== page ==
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Lara: Hands tied. Foot in mouth!
by Gulu Ezekiel
Jul 07, 2006
Brian Lara’s bitter outburst at the presentation ceremony at the end of the fourth Test at Sabina Park was both poorly timed and in bad taste.

It also smacked of sour grapes and a spoiled brat attitude, something of which I had earlier accused him of after his shenanigans in the first Test match in which he pressured both the umpires and Mahendra Singh Dhoni.

While the Caribbean media and cricket community was split on its support to Lara in that particular case—how the ICC let him off the hook still rankles—this time around they have been unequivocal in their condemnation of their captain.

Ever since he burst onto the international scene with a bang in 1994, Lara’s life has spiraled downward into one series of confrontations after another, both on and off the cricket field, even as his form has sometimes hit sublime heights.

Twelve years ago Lara stunned the sporting world as he first set the world Test match record (375; since broken by himself) and then the first-class record (an unprecedented 501 not out) in the span of 40 days. But within a year he publicly claimed “cricket is ruining my life” and almost walked out of the 1995 tour of England.

The last decade has been one of turmoil and triumph—sometimes in a bewildering mix—for both the West Indies and their master batsman and on/off captain, now into his third term.

Losing to India for the first time on their soil in 35 years was apparently the last straw.

Right through the series Lara exhibited a siege mentality that led him to be ultra-defensive in his captaincy and defeatist in his thinking and statements.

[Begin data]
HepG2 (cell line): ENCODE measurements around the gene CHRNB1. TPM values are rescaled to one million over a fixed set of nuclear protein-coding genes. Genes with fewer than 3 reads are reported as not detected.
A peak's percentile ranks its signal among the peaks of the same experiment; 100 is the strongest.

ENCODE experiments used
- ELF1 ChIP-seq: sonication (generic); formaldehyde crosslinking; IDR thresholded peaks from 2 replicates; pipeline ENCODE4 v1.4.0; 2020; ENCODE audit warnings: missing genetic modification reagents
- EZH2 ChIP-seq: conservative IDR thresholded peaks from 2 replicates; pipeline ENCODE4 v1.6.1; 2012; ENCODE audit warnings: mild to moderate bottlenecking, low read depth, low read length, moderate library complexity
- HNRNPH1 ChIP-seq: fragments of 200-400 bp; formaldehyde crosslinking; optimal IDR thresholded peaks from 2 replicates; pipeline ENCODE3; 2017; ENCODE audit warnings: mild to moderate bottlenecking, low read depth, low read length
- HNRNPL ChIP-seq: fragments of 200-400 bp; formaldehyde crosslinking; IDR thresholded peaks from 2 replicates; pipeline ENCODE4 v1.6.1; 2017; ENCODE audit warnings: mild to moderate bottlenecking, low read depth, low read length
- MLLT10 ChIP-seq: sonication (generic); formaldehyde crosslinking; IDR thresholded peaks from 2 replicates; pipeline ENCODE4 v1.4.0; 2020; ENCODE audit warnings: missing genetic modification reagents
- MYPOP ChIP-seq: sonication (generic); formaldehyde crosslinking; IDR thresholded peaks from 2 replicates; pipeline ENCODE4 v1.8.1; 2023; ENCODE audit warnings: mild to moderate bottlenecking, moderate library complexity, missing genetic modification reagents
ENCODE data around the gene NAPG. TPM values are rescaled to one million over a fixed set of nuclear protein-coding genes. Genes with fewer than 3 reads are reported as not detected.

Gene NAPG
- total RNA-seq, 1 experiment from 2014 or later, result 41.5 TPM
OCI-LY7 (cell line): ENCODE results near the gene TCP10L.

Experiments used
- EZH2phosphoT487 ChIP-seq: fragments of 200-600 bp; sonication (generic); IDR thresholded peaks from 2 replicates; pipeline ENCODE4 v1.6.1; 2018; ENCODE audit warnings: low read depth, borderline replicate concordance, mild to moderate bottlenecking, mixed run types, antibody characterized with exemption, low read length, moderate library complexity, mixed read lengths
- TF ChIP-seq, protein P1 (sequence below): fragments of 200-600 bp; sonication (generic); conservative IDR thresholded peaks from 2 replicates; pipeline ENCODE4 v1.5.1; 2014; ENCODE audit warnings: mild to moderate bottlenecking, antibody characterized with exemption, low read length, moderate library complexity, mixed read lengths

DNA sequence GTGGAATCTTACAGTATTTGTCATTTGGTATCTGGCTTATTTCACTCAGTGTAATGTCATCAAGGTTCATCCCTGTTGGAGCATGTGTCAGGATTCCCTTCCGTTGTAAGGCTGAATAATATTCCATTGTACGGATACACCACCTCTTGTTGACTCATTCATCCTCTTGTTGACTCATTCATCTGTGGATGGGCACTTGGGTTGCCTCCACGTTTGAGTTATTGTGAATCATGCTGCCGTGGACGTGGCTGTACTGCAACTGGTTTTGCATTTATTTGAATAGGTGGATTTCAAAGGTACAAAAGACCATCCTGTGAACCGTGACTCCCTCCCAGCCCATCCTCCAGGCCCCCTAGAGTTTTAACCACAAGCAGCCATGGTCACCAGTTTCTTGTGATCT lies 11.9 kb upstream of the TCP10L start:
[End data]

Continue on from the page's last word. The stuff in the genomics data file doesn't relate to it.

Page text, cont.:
This was all the more bewildering considering the home side had shown real signs of a revival after winning the ODI series 4-1. This after losing the first game at Sabina Park and against opponents ranked way above them in the ICC rankings.

But after conceding a big first innings lead in the opening Test at St. John’s, Antigua and being outplayed for more than two days, the tourists came back strongly and were on the brink of victory. It took a terrific display of defiance by the tail-enders to save the Windies’ bacon.

Already cracks were showing and Lara now stepped up his confrontation with the selectors.

Whatever be the rights and wrongs of the issue, washing dirty linen in public Lara-style was the last thing West Indian cricket needed, what with the World Cup being staged there early next year.

The height of Lara’s petulance came in the second innings of the Kingston Test. When Harbhajan Singh got one to turn sharply past his bat, he sarcastically applauded in the direction of the groundsman.

Ironically, his young batsmen showed the way in almost taking their side to victory and Harbhajan was largely ineffective in the second innings. This only exposed Lara’s hollow claims that the pitch had been prepared to suit India’s bowlers.

The defeat on top of his own poor form set off the fuse that exploded in full public view, shaming in the eyes of the world, not only the captain himself, but worse still, the entire Caribbean cricket set-up It also sadly obscured the fact that his team had some real gains to show and that a 1-0 defeat was not all that bad after all.

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